Using the EMS Monitor you can however see the queue messages when you add the appropriate monitor topic. The queue queue.test.1 for example can be monitored using the topic $sys.monitor.Q.*.queue.test.1. When running the message detector, the original message contained in the monitoring message gets extracted and displayed on a separate tabbed pane named “Included Message Sequence”.

As an alternative to monitoring messages you may create a JMS destination bridge that will automatically duplicate every message to a second destination, a topic or a queue. There is no impact on the original message sent to the queue. If for example we got a queue named sample.queue, the following entry in the EMS configuration file bridges.conf would make sure that every message gets replicated to the topic named sample.topic.

[queue:sample.queue]
    topic=sample.topic

1.4. Message Editors

Tibco Rendezvous and JMS messages within Opensphere Message Detector can be shown and edited using the message editor.

1.4.1.   Message List Editor

The message editor gets invoked through the toolbar button showing the  icon. The editor is basically divided into two parts, the message list appearing on its top and the message view that on its bottom that shows the details of the message currently selected in the list. The message view shows the message structure as a tree and lets you select single nodes. The message dependent details of the selected tree node get displayed right to the tree. Some tree nodes contain read only information some others are editable. Some data may be edited directly within the message list (table) or within the message structure tree; this is dependent on the message type however.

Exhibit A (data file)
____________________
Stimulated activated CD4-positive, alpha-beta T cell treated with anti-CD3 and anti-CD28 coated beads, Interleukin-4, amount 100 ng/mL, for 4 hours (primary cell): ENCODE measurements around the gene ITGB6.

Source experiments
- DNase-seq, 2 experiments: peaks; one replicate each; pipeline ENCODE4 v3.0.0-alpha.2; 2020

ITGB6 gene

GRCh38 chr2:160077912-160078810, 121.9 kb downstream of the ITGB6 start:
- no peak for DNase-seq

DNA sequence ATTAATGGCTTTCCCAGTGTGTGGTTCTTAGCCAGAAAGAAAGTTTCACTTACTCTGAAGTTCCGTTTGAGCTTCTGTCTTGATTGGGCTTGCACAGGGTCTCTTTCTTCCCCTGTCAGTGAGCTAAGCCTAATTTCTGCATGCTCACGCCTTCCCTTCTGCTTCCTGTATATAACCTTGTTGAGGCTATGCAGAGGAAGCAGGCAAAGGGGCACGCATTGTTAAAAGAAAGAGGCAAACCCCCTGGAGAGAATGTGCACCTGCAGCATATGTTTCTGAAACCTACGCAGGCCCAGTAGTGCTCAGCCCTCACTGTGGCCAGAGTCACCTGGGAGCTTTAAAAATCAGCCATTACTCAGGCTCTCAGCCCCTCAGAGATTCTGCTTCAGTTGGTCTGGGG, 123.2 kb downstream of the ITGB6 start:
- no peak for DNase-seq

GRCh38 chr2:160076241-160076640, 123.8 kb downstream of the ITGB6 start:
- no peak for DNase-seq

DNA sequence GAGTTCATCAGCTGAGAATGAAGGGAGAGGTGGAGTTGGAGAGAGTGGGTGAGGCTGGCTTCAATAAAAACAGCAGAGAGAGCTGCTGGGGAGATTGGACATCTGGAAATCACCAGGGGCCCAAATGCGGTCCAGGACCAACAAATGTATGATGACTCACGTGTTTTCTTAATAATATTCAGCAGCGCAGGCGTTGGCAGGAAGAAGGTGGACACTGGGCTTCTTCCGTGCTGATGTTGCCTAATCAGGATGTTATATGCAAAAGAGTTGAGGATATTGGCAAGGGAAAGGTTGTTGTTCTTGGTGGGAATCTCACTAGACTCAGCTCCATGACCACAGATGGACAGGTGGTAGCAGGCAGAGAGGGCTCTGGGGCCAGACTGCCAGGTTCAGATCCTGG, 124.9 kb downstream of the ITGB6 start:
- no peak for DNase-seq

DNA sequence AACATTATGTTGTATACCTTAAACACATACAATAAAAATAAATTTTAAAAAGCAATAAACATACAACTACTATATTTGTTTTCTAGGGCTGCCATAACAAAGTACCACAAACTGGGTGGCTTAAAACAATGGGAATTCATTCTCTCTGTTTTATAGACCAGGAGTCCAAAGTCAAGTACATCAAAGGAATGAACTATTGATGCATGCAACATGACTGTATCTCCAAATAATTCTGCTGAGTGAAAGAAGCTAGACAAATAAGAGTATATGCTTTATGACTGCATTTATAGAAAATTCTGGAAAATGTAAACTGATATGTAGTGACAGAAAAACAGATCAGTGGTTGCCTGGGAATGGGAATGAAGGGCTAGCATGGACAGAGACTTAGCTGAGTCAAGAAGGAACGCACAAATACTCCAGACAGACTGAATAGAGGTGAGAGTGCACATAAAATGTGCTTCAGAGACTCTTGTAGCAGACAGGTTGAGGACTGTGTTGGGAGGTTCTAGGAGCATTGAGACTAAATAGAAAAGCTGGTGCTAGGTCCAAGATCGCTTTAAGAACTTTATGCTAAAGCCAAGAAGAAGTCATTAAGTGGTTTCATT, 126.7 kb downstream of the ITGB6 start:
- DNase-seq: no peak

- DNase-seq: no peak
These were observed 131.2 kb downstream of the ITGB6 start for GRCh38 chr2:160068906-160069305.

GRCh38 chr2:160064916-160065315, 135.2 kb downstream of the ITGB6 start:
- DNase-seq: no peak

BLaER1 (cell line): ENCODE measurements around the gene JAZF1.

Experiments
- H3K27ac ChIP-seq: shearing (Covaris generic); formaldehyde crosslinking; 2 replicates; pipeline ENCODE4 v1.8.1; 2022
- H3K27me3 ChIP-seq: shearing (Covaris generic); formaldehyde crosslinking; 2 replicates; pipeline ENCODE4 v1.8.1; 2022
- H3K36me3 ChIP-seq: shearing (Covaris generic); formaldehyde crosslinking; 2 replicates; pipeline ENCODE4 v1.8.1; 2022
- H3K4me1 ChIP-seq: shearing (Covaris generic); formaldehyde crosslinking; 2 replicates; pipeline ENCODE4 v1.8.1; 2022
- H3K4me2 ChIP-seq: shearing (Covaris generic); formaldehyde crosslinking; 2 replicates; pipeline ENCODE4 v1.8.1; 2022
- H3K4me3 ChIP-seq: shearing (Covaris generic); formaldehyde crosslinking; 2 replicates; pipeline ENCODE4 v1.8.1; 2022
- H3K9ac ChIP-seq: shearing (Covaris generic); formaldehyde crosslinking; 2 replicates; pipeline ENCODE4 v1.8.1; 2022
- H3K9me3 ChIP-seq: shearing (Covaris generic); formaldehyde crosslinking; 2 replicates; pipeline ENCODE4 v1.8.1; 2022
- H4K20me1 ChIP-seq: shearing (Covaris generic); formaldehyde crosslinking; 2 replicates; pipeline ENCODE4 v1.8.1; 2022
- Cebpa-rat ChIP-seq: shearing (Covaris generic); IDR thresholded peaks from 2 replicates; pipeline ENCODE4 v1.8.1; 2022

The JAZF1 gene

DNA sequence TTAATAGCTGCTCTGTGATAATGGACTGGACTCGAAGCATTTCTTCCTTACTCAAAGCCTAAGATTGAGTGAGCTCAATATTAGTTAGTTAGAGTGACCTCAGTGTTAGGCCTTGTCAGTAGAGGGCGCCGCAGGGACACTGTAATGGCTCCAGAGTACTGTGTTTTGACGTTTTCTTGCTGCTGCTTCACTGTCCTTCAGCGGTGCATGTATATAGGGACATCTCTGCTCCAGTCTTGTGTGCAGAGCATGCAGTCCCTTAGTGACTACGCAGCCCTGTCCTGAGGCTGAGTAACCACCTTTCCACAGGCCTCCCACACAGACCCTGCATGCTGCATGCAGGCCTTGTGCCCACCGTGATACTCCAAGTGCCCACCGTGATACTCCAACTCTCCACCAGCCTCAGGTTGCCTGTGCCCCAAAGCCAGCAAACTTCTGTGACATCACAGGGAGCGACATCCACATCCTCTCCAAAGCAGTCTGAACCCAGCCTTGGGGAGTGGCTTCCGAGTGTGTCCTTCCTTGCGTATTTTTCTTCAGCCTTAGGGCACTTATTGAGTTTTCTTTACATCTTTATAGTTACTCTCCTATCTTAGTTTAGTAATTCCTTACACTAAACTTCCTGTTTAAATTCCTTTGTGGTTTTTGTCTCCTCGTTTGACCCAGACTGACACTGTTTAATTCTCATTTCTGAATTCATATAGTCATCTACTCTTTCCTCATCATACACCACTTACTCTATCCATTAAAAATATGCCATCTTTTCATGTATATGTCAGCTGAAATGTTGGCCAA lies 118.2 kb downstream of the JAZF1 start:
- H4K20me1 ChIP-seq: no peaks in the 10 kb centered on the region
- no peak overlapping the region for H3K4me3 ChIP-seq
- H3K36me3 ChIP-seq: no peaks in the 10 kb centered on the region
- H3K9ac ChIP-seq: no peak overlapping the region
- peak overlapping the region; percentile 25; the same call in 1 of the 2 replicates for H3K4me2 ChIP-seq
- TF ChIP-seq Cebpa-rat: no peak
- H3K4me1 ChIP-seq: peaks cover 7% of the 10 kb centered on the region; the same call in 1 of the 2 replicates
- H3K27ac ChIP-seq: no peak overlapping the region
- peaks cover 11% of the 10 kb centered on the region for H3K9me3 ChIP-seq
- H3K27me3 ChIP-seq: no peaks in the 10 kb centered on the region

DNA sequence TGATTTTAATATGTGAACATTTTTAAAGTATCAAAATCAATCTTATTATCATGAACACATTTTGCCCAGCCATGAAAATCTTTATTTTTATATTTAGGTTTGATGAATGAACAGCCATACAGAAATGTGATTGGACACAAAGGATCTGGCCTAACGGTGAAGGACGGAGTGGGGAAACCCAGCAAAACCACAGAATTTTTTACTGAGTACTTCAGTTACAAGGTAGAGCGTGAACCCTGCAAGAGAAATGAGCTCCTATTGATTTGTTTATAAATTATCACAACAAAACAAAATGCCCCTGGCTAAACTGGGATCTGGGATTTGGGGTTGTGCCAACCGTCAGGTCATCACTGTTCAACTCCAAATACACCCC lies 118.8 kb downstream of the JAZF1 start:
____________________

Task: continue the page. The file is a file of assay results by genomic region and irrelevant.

When working with the message list editor, you start creating new messages by activating the “Add” button  or you load one or several messages from a file (“Open File” button ). Messages contained in files have an application specific XML format. The Opensphere Message Detector however first deducts the message type from the file extension. Therefore it is important not to change the extension of message files. Current known message types and their corresponding file extensions are listed below.

Message Type

File Extension

JMS Message

jms

Tibco Rendezvous® Message

rvm

Web Service Message

(can contain wso and wsr)

wsm

When loading messages from a file, the editor detects the message type from the file extension.

 

When creating a new message from scratch within a dialog that does not contain any message yet, you have first to select the message type from the dialog shown beside. The message types appearing within the dialog depend on the modules   currently activated (installed) in Opensphere.

 

The message list editor can only contain messages of one type at the same time.

 

The message list editor contains a menu and a tool bar that contain generic items valid for all message types but also specific items that are shown only when editing a certain message type. The generic items appearing in the menu and/or on the tool bar are listed in the following table:

Button

Description

 Open File

Opens a file that contains the definition of one or several messages in the Opensphere specific XML format. When a new message file is loaded into the editor that shows already one or several messages, those messages are not simply replaced by the new ones. Instead the user is asked how he wants the new messages to be loaded. He can choose between the following options:

 

  • Replace current messages
  • Append to the end of the message table
  • Insert at the beginning of the message table
  • Insert after the selected message
  • Insert before the selected message

 

Be aware that in case you press the save button or the corresponding menu item, all messages are saved to the file from where the latest messages were loaded. 

 Save

Saves the message contained in the message editor to its original file. If the message was not initially loaded from a file, this will save it to a new file using the appropriate file extension. The file name and its location can be altered by the user.    

 Save As

Saves the message contained in the message editor to a file other then its original one. The name and its location can be chosen by the user.   

Switches to the mapping view and back to the normal view. This button is available on embedded message editors for specific components only. 

 Add Message